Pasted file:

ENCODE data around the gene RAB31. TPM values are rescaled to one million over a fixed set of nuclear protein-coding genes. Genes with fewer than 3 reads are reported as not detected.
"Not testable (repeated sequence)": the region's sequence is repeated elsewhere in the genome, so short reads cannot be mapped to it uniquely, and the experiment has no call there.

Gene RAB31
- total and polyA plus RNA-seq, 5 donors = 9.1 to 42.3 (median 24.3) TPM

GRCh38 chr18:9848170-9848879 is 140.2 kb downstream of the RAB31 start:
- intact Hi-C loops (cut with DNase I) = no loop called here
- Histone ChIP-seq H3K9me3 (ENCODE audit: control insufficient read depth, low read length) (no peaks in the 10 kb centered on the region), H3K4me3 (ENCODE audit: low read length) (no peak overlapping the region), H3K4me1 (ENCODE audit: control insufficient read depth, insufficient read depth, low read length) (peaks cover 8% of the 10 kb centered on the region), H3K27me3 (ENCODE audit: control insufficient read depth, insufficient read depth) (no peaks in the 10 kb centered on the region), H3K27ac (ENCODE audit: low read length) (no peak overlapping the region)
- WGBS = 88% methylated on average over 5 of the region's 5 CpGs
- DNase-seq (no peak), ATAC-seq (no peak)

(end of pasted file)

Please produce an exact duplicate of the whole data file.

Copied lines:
ENCODE data around the gene RAB31. TPM values are rescaled to one million over a fixed set of nuclear protein-coding genes. Genes with fewer than 3 reads are reported as not detected.
"Not testable (repeated sequence)": the region's sequence is repeated elsewhere in the genome, so short reads cannot be mapped to it uniquely, and the experiment has no call there.

Gene RAB31
- total and polyA plus RNA-seq, 5 donors = 9.1 to 42.3 (median 24.3) TPM

GRCh38 chr18:9848170-9848879 is 140.2 kb downstream of the RAB31 start:
- intact Hi-C loops (cut with DNase I) = no loop called here
- Histone ChIP-seq H3K9me3 (ENCODE audit: control insufficient read depth, low read length) (no peaks in the 10 kb centered on the region), H3K4me3 (ENCODE audit: low read length) (no peak overlapping the region), H3K4me1 (ENCODE audit: control insufficient read depth, insufficient read depth, low read length) (peaks cover 8% of the 10 kb centered on the region), H3K27me3 (ENCODE audit: control insufficient read depth, insufficient read depth) (no peaks in the 10 kb centered on the region), H3K27ac (ENCODE audit: low read length) (no peak overlapping the region)
- WGBS = 88% methylated on average over 5 of the region's 5 CpGs
- DNase-seq (no peak), ATAC-seq (no peak)